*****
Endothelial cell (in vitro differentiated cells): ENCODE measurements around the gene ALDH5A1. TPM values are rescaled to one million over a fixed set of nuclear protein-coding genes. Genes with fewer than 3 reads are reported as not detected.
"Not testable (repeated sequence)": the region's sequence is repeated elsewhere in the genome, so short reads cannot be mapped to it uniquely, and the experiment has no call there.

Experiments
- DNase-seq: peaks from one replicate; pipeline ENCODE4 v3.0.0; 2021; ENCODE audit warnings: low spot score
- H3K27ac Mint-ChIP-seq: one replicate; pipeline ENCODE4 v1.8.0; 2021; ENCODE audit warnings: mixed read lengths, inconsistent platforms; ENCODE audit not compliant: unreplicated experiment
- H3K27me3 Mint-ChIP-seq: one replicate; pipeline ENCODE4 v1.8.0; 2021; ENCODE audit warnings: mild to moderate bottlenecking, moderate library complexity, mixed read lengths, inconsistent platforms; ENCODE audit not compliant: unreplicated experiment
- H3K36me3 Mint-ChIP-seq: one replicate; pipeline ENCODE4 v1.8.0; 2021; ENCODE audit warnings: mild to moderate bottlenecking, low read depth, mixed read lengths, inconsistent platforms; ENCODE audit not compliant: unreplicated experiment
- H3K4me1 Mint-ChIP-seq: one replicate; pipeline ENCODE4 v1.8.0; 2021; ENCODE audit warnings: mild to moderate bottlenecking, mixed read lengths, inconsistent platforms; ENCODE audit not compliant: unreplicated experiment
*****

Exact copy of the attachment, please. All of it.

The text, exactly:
Endothelial cell (in vitro differentiated cells): ENCODE measurements around the gene ALDH5A1. TPM values are rescaled to one million over a fixed set of nuclear protein-coding genes. Genes with fewer than 3 reads are reported as not detected.
"Not testable (repeated sequence)": the region's sequence is repeated elsewhere in the genome, so short reads cannot be mapped to it uniquely, and the experiment has no call there.

Experiments
- DNase-seq: peaks from one replicate; pipeline ENCODE4 v3.0.0; 2021; ENCODE audit warnings: low spot score
- H3K27ac Mint-ChIP-seq: one replicate; pipeline ENCODE4 v1.8.0; 2021; ENCODE audit warnings: mixed read lengths, inconsistent platforms; ENCODE audit not compliant: unreplicated experiment
- H3K27me3 Mint-ChIP-seq: one replicate; pipeline ENCODE4 v1.8.0; 2021; ENCODE audit warnings: mild to moderate bottlenecking, moderate library complexity, mixed read lengths, inconsistent platforms; ENCODE audit not compliant: unreplicated experiment
- H3K36me3 Mint-ChIP-seq: one replicate; pipeline ENCODE4 v1.8.0; 2021; ENCODE audit warnings: mild to moderate bottlenecking, low read depth, mixed read lengths, inconsistent platforms; ENCODE audit not compliant: unreplicated experiment
- H3K4me1 Mint-ChIP-seq: one replicate; pipeline ENCODE4 v1.8.0; 2021; ENCODE audit warnings: mild to moderate bottlenecking, mixed read lengths, inconsistent platforms; ENCODE audit not compliant: unreplicated experiment